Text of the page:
For tasks you don’t currently do: Be your target audience.

As with the document editing example, take a step back and review the work you need done from the perspective of the end consumer or user. Even if that consumer is YOU, be honest, thorough, and realistic about what it is you don’t like or find lacking, or why it is you’re not doing the work yourself. Are you just bored, or do you lack the requisite time or skills, and need a true “second pair of hands?” Are you at the task level yet, or do you need help defining the scope and tasks themselves? Consider hiring someone to serve as the consumer or objective “eye” if you find it too difficult, it will still be money well-spent, and may even inspire you to solve the problem or finish the work yourself, with less effort and renewed energy. Ask yourself if the assistance you need requires the same industry knowledge you have, or if more general knowledge or technical know-how will suffice? Remember, the best VA out there still isn’t you, and as much business acumen as they have, they may still have to ask you lots of questions to fill in content and context blanks, be very sure you are comfortable with this, or expect it, before you hire someone.

For every job: Write a detailed job description.

I realize I’m repeating myself, but this is a point that bears repeating! Take the time to write a job description! After you’ve critically examined the work you need done, write it down, explain how long you expect it to take, and while you’re at it, decide what it’s worth to you. How much is your time worth? How many hours per day, or week, or on this project alone, will your VA be saving you if they are the right person? Imagine you had to do the job instead, what would it “cost” you? That’s the “value” of the job to you, and you should expect to pay accordingly–not necessarily dollar-for-dollar what you would be paid, but certainly according to the value it will deliver. I see so many people posting projects for VAs who want what I call “Unicorn People,” Jacks and Janes of all trades, who are both psychic, and so multi-talented, it’s nearly impossible to comprehend the one brain that could house and be good at so many different skills! And they want it all for rock-bottom rates.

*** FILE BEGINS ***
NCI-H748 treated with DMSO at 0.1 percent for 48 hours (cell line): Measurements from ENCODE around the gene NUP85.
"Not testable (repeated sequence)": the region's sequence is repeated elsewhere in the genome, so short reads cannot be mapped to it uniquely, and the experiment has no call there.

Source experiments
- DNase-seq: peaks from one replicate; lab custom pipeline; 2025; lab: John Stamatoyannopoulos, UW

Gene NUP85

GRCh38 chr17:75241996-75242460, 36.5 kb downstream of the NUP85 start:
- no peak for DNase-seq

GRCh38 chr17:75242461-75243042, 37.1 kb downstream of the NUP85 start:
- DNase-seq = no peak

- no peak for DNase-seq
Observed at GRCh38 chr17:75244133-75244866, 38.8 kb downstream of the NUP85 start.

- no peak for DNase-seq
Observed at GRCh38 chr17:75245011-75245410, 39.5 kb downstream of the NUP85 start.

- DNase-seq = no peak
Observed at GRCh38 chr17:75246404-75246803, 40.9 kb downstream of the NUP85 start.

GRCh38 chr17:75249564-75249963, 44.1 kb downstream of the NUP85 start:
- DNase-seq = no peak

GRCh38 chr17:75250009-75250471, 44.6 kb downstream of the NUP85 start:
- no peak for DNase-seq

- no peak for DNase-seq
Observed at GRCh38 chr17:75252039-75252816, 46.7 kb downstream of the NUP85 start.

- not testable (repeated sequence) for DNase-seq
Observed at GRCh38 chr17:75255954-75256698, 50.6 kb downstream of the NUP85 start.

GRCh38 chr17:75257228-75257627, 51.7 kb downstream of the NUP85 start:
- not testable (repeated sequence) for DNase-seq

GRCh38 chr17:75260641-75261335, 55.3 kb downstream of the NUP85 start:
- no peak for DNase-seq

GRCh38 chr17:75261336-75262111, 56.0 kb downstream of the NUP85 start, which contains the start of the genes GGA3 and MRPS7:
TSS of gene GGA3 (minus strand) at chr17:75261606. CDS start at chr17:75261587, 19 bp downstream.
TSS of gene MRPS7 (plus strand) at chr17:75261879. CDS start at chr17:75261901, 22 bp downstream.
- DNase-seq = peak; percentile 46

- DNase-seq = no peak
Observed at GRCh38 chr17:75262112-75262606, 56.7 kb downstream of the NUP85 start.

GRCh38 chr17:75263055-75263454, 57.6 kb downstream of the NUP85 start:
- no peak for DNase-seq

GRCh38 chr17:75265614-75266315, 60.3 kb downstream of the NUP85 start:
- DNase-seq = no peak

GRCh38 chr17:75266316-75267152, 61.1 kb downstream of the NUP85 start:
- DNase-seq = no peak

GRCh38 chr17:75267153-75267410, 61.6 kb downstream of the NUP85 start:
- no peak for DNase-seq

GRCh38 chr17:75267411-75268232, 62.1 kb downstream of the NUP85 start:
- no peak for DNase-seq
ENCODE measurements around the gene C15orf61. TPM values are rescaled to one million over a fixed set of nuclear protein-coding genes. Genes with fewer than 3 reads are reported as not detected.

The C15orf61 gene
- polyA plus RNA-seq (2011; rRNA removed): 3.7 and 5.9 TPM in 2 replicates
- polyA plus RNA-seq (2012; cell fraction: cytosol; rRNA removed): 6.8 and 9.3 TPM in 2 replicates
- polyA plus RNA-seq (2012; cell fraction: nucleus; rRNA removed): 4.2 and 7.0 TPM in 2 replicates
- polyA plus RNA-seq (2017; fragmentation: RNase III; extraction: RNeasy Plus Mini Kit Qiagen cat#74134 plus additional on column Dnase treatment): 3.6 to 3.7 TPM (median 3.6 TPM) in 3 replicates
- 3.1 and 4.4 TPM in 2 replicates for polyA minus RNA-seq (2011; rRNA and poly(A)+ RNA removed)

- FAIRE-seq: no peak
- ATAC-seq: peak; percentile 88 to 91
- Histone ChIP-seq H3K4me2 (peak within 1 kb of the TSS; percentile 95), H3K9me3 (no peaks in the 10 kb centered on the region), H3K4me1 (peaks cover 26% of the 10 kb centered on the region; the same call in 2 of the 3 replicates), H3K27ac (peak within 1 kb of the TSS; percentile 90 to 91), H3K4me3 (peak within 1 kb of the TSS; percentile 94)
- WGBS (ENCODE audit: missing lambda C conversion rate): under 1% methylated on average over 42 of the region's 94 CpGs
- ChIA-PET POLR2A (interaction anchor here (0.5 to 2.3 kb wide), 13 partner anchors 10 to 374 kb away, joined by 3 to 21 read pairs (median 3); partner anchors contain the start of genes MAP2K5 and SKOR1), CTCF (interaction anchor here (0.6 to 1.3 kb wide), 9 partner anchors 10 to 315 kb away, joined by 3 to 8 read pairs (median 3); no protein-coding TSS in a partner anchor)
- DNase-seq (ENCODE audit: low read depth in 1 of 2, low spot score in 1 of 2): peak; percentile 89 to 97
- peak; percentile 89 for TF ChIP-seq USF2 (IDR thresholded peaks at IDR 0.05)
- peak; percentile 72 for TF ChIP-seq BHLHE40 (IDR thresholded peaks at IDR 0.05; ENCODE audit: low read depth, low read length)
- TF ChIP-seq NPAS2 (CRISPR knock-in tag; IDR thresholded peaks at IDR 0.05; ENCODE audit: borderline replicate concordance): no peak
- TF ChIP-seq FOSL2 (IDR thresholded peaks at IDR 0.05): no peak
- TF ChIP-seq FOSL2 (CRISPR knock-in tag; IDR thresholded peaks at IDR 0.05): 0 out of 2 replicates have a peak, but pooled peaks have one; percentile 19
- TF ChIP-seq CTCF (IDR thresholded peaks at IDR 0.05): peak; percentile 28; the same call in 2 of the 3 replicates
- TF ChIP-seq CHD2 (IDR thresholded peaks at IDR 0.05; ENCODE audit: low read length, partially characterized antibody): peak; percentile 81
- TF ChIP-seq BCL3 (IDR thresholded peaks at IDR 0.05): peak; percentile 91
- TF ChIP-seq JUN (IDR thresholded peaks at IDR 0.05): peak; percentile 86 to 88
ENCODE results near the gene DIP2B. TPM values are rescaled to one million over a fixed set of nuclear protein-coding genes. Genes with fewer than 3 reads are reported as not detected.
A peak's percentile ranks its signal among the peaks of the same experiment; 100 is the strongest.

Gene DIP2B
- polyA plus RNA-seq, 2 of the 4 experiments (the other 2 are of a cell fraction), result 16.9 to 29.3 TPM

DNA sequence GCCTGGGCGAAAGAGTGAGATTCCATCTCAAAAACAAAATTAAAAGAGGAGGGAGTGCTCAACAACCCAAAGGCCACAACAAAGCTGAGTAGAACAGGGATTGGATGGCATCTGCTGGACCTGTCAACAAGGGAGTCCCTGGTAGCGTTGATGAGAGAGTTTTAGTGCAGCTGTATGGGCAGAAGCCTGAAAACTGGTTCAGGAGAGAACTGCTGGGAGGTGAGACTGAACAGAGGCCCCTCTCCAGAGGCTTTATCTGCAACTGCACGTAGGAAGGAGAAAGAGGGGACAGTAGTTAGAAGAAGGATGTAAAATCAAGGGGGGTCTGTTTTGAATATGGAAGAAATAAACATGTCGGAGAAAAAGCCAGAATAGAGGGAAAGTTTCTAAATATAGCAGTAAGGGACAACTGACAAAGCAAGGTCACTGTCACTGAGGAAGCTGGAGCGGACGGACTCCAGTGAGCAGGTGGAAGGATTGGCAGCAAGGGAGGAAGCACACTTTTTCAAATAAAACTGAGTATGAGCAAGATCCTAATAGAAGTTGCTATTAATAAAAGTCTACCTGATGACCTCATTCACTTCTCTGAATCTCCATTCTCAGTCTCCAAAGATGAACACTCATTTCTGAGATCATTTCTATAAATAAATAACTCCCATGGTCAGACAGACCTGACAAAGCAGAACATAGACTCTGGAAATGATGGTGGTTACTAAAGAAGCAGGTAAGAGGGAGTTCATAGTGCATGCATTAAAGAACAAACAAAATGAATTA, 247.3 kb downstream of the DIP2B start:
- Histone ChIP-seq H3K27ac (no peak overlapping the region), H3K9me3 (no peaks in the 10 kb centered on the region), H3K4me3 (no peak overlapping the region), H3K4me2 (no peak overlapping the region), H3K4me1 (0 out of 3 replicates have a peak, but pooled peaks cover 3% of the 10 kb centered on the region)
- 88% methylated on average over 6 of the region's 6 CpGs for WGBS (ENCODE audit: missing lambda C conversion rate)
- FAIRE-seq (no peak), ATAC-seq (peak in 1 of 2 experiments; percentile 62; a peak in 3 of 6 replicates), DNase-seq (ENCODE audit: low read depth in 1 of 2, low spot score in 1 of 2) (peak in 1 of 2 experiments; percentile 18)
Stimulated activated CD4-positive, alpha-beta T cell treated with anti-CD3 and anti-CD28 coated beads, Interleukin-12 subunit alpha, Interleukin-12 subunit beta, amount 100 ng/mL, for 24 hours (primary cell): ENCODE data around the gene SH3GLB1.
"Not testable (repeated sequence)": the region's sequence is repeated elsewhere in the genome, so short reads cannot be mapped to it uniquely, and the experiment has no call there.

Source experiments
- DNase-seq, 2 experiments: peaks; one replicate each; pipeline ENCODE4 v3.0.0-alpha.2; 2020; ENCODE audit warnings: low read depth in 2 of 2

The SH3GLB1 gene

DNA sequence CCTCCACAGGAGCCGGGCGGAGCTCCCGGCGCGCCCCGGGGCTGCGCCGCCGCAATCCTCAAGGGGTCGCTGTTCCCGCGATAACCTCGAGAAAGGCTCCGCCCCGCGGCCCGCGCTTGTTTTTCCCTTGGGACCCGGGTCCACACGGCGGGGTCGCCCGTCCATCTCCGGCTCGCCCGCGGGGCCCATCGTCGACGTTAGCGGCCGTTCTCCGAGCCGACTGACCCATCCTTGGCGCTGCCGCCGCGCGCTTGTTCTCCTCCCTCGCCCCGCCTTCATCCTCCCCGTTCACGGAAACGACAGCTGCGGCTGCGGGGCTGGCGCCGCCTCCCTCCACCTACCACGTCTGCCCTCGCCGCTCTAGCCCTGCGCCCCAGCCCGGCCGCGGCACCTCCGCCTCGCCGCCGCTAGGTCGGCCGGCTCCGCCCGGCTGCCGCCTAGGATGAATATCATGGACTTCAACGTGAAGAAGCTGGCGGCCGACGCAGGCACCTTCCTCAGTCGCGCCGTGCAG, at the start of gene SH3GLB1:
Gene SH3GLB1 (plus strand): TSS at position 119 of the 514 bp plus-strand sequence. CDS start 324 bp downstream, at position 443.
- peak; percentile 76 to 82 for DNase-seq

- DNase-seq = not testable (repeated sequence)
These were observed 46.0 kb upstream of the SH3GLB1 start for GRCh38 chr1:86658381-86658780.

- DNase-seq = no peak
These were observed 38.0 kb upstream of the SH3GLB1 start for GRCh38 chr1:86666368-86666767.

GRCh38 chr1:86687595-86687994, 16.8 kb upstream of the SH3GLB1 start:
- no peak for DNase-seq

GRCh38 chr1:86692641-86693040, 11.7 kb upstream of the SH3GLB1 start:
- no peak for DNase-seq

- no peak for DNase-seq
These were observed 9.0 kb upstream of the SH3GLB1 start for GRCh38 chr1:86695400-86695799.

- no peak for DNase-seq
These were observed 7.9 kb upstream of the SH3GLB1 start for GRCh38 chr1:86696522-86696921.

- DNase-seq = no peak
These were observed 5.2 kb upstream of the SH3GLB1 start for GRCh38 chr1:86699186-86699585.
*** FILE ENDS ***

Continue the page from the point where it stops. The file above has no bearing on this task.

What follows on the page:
Reading some of the job descriptions, I have to wonder if the employer posting has taken even five minutes to look at how they do what they are trying to delegate, or how others do it if they lack those skills themselves. It would be akin to a non-cook putting an ad out for the Iron Chef winner to whip up Thanksgiving Dinner in an hour, at a rate of $2/hour. As the saying goes: You get what you pay for.

There’s another saying in the consulting world (and the best Virtual Assistants really are “consultants” at heart): Fast, cheap, great: Pick any TWO.

This is not to say you can’t find high-quality help, at a reasonable rate, delivering in a timely manner! The point of the triangle is that perspective is key! Setting clear expectations, which starts with knowing what you really need, is the key to finding the solution that delivers all three. So take the time, do the work up front, and you will not only be better prepared to hire the right person, you’ll get more out of them when you do!